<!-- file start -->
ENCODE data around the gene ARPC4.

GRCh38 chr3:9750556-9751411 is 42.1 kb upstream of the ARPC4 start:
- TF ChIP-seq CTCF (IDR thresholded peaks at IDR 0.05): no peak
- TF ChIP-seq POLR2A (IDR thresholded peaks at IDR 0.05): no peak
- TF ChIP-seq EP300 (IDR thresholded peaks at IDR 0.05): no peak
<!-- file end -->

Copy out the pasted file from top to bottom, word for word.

ENCODE data around the gene ARPC4.

GRCh38 chr3:9750556-9751411 is 42.1 kb upstream of the ARPC4 start:
- TF ChIP-seq CTCF (IDR thresholded peaks at IDR 0.05): no peak
- TF ChIP-seq POLR2A (IDR thresholded peaks at IDR 0.05): no peak
- TF ChIP-seq EP300 (IDR thresholded peaks at IDR 0.05): no peak